But the big difference between the Sri Lankan series and this Indian contest is in the conditions. The Chennai pitch sports not a blade of grass and the Australians felt it was ready to play on several days ago. There is no doubt that it will turn, though Clarke was not convinced it would be ripping from the first morning in the way that some Indian pitches have in the past.

"It's very dry, there's no doubt about it. I think it will spin. I still think it will be good for batting on day one and day two," he said. "I think this wicket is going to be conducive to spin bowling but also to up-and-down bounce off the quicks and I know the ball reverse swings all over India."

That reverse swing factor was a key reason that Henriques won the No.7 position, although his positive intent with the bat, as shown during the warm-up match against India A, also went in his favour. The inclusion of Henriques means Australia will enter the match with four pace options and one spinner, while India could choose as many as four spinners. Despite the likelihood of the pitch assisting the slow men, Clarke said he did not view Australia's selection of their attack as a gamble.

"I don't think it is, I think we've got a really good attack," Clarke said. "We've got three specialist fast bowlers, an allrounder in Moises and then our frontline spinner in Nathan Lyon and a couple of part-timers in David Warner and myself. Personally I think we have covered all bases. I think India's team will be a lot different to ours, but I think we have gone with our strengths and we're backing that when the wicket does deteriorate here, not only will it spin more it will go up and down more and we think reverse swing will play a part as well."

To maximise their chances of gaining reverse swing the Australians have also planned to handle the ball as little as possible when returning it to the bowler in an effort to retain its condition. There will not be one specific man designated for the responsibility, but the best methods of avoiding sweaty hands soaking the ball have been discussed at the team meetings.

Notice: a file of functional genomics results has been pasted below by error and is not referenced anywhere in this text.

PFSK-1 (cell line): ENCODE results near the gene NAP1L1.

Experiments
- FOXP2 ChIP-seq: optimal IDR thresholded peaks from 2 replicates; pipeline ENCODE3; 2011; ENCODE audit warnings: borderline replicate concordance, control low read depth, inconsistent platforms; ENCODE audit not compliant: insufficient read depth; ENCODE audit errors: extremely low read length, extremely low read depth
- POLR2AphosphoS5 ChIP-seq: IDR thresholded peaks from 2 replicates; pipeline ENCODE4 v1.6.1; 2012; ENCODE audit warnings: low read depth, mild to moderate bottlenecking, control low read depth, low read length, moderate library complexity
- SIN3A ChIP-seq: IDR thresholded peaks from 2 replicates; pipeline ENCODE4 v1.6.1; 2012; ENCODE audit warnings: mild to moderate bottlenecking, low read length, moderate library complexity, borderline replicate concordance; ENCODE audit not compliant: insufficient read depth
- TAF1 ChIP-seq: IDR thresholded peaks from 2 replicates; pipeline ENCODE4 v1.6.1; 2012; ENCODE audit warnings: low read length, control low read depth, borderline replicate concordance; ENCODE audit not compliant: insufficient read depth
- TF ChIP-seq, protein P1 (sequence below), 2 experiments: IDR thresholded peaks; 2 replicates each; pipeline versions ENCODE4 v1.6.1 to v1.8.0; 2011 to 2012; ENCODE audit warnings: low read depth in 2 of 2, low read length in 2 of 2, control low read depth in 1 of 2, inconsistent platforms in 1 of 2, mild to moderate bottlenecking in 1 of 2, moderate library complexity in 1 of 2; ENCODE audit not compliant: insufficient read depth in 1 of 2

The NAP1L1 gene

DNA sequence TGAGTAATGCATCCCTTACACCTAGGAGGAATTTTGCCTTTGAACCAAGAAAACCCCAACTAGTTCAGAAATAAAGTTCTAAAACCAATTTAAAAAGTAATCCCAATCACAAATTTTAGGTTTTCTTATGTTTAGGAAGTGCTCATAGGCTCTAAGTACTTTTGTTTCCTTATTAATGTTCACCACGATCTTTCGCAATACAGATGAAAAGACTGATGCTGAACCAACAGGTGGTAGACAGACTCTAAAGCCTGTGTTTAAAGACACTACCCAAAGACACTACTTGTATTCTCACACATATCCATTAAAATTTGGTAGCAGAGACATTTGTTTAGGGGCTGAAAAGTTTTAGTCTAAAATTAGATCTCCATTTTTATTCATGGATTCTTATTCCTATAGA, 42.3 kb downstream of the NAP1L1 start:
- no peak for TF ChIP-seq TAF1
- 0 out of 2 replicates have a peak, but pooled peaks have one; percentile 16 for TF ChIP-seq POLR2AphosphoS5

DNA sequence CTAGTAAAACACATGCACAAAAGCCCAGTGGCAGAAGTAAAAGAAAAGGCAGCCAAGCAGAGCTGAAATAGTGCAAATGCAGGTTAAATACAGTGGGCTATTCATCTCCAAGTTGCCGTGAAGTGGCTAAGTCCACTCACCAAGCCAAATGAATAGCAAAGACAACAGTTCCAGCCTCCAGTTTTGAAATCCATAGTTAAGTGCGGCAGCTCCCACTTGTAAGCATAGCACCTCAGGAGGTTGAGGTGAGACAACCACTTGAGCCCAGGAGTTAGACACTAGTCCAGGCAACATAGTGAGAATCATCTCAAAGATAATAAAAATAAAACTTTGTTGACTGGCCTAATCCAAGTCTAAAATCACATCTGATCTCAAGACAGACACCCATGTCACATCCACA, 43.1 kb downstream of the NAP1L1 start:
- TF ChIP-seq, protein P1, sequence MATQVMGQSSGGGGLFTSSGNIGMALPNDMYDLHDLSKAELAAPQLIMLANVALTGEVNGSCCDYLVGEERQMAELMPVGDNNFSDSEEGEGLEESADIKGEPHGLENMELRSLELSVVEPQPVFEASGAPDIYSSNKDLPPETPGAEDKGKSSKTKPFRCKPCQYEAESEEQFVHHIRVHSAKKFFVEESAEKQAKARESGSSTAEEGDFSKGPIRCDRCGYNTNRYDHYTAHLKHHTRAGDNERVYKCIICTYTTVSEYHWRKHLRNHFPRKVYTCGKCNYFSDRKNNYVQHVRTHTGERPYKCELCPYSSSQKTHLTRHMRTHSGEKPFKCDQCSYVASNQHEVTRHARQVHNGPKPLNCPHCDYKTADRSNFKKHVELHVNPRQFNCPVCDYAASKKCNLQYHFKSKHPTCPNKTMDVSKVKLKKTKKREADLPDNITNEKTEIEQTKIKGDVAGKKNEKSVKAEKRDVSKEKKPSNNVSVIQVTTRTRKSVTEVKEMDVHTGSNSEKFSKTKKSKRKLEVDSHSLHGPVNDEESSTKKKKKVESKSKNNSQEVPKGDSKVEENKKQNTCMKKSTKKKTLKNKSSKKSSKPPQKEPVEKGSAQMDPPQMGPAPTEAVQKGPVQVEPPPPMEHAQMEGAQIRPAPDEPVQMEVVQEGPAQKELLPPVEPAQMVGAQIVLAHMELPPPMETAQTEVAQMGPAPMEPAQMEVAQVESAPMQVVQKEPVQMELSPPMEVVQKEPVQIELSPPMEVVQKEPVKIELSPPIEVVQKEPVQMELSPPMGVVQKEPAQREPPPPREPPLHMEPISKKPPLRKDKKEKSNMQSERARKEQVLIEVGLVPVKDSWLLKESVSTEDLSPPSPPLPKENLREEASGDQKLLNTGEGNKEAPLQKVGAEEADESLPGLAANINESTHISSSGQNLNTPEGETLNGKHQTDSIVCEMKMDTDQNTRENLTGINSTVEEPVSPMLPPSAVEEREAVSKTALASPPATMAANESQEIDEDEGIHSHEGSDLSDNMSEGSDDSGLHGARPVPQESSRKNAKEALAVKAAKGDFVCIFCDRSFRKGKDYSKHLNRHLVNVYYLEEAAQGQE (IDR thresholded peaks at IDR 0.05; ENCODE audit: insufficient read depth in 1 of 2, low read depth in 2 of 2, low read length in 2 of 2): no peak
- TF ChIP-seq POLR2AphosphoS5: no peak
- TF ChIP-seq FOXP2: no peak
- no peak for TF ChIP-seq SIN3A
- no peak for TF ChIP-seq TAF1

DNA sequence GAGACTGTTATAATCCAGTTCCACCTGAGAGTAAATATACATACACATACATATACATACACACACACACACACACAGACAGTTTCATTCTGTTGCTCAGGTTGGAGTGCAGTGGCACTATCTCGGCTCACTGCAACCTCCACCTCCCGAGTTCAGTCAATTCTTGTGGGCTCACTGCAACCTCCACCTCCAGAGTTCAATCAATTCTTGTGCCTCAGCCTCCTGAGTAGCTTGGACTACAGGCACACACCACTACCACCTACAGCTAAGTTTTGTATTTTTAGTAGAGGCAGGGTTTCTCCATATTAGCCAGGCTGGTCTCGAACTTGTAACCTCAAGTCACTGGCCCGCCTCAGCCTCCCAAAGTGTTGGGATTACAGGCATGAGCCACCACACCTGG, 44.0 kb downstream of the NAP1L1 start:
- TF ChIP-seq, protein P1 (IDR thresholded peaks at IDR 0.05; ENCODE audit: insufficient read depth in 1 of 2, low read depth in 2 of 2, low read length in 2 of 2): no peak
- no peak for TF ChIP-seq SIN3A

Brydon Coverdale is an assistant editor at ESPNcricinfo. He tweets here

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Posted by Meety on (February 22, 2013, 6:24 GMT)

@Jose Puliamatta - I think India have played 4 spinners in the past with an allrounder who may of been a medium pacer. Prior to WWII, I am pretty sure there were plenty of instances of medium slow bowlers & spinners.

Posted by SillyMidPavilion on (February 21, 2013, 23:43 GMT)

My starting 11 would have been Watson, Cowan, Hughes, Khawaja, Clarke, Maxwell, Wade, Siddle, Pattinson, Starc, Lyon. It means there's a second spinner in the team, and Warner gets until Hyderabad to let his hand recover.

Posted by   on (February 21, 2013, 20:40 GMT)

Clarke makes a good argument here. This has been one of Australia´s biggest problems in recent times, if not the biggest. There has just been too many scores between 30 and 80. I think Warner and Hughes are the kinds of batsmen hungry for those big scores in the top which we need, though i´m unsure about Cowan, he is at least on the improve all the while, does tend to get out in silly ways for middling scores though, a worrying tendency. Watto is of course the biggest offender but with his more than decent current form and with the amount of experience he has in India its impossible to leave him out. You have to imagine though, that if he is scoring centuries Australia is a far more threatening proposition. You just need to watch how damaging a guy like AB Devilliers is and just hope that Watto could start producing in the same way. Well at least they have changed their approach with his workload and are giving him the best opportunity to prosper. They need centuries.